Welcome to part three of my series where each time I focus on one tarantula in my collection. The photos used are of my actual tarantulas and the information I include is based on my own experiences. Please keep in mind that my experiences may differ from yours so just because I say it here does not mean that it is set in stone. I am just sharing what works for me.
Classics just never go out of style. This is true with most things, including tarantulas. When my parents bought me my first tarantula in 1977 it was a Brachypelma hamorii(formerly Brachypelma smithi) and at the time, it was pretty much the only species available at pet stores. Prior to seeing the adult female in the pet store I had never really thought of owning a tarantula. In fact, even though I have had a lifelong interest in invertebrates, spiders were never a favorite. Though I always appreciated and respected their importance, the fear of being bit always placed some distance between me and those eight-legged creatures. When I saw that beautiful spider for the first time I knew right then and there that I wanted one and my parents did what all good pet owners do; they bought me a book.
“All About Tarantulas” by Dale Lund was the only book of its kind available when my interest began and I read it cover to cover, over and over again. I still have this book in my collection though now it is more for nostalgic purposes than anything else as most of the book is outdated. From using fish gravel as a substrate to including potted cactus in the enclosure, I’m surprised anyone was successful keeping tarantulas alive. A fall onto hard gravel could seriously hurt a tarantula and the barbs on the cactus could easily pierce the skin of the abdomen. I give Mr. Lund credit though, he did something that no one else at the time did. He opened our eyes to these very fascinating and beautiful animals, even if most of the species in the book are horribly misidentified and to this day I question if the Red-Knee used in the pictures was even alive as it always looked like a posed, dead specimen to me.
When I brought her home I became instantly hooked and had Fang for 15 years before she died, despite keeping her under less than optimal conditions thanks to what I was reading. At the time of her death hamoriis were no longer being exported out of Mexico thanks to being placed on CITES listed as near threatened thanks to over collecting. This happened in 1985. Thankfully, due to captive-breeding programs, this species is now readily available.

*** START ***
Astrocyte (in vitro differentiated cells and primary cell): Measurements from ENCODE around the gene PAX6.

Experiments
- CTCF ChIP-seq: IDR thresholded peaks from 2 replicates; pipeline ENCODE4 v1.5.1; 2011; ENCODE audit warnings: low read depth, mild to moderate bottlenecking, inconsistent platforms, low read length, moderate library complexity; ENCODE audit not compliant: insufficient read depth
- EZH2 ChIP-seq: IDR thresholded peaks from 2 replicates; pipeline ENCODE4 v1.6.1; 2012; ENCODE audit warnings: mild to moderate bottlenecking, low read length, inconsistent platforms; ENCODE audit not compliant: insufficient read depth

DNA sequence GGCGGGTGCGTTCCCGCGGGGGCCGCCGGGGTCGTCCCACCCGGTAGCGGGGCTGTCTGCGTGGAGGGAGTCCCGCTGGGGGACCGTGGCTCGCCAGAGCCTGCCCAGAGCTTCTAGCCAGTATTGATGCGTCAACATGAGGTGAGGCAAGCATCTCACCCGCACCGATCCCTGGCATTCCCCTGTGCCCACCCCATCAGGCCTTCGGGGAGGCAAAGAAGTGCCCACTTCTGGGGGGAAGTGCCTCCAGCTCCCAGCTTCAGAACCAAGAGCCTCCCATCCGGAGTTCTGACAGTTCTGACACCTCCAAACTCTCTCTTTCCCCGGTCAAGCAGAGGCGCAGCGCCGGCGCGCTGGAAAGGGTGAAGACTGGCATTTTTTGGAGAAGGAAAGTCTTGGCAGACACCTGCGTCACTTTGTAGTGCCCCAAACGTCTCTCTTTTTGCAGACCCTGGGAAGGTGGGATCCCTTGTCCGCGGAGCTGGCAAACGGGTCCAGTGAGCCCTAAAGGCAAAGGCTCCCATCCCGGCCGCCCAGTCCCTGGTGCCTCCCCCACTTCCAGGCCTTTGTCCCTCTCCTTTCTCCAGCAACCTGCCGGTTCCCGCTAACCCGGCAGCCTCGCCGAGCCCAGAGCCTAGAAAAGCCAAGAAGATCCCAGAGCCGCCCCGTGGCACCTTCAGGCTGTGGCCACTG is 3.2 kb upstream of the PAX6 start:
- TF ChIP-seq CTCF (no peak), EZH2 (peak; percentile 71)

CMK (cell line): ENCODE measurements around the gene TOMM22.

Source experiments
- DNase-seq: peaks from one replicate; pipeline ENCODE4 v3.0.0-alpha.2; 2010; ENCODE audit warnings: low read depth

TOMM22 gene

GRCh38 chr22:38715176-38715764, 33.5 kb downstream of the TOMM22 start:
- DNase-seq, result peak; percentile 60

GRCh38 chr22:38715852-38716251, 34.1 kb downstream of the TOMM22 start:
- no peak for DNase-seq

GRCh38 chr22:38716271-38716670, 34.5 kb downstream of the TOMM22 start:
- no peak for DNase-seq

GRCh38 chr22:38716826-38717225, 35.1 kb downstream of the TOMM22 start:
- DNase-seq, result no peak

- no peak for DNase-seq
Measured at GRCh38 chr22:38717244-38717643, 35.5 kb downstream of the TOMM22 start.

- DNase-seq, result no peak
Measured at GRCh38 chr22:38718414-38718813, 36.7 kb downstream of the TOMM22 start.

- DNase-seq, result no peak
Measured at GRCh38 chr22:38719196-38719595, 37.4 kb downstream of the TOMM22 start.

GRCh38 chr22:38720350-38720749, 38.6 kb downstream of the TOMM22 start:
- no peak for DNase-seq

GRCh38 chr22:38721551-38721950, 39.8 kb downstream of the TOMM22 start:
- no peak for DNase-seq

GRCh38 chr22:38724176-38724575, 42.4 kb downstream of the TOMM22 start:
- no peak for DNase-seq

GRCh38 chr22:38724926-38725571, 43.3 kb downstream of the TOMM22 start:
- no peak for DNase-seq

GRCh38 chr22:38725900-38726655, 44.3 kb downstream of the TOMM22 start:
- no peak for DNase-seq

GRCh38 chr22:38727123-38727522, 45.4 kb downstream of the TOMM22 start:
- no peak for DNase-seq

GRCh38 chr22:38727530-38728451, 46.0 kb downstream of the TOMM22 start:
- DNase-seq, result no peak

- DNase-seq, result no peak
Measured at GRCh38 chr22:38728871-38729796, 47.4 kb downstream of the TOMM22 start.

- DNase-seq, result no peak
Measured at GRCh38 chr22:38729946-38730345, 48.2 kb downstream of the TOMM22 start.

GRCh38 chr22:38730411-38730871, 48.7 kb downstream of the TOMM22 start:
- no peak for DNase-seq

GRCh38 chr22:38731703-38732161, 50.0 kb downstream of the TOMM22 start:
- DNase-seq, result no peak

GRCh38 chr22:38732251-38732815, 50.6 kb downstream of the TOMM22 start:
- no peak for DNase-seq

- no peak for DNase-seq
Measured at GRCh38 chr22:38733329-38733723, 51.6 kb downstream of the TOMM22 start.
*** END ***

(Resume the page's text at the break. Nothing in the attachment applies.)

This species will always be one of my favorites, not only for its docile disposition but because it was the first species I ever kept. They are beautifully colored terrestrials, though not as vibrant as the closely related Brachypelma auratum. They are long-lived, a great trait in a pet species.
Mine seems to be more opportunistic in its housing as opposed to being a burrower. It’s enclosure currently has about 3″ of Exo-Terra Eco-Earth as it is still relatively small. When I go to re-house it, not only will the enclosure be larger but the substrate will also be deeper. I have a half log hide in there that it seems to like going into and I have yet to see any signs of burrowing or webbing. I keep the substrate dry and the temperature between 70 and 75 degrees, with 75% humidity. I do provide a water dish with fresh water constantly and I have seen them drink from it. On occasion when filling the water bowl I do let it overflow into the substrate.
I feed my tarantulas once a week and they get 2-3 size-appropriate crickets at each feeding. Hamorii almost always immediately grabs one or two to eat. The one I have now has shown no signs of aggression and doesn’t seem to mind handling, though I do not make a habit of it. It also seems to be reluctant to flick urticating hairs, a common trait with this species.
I have raised a few of these from spiderlings and the growth rate is at a medium speed and seems to be based on temperatures and frequency of feeding. Warmer temperatures means eating more and growing faster. After a molt the colors are fresh and vibrant and the orange and black contrast is stunning. Even though the orange eventually fades to brown, it is still an amazing species to look at. Mine is out in the open very often, retreating to its hide only if startled.
Overall this is a great beginner’s spider as long as you keep in mind that the hairs are urticating. They are fun to watch and get a decent size, often exceeding six inches. This is definitely a species that needs continued efforts when it comes to captive breeding. This truly is the species that started it all and every collection needs at least one!
View the rest of the series here:
Part 1: Lasiodorides striatus
Part 2: Euathlus sp. red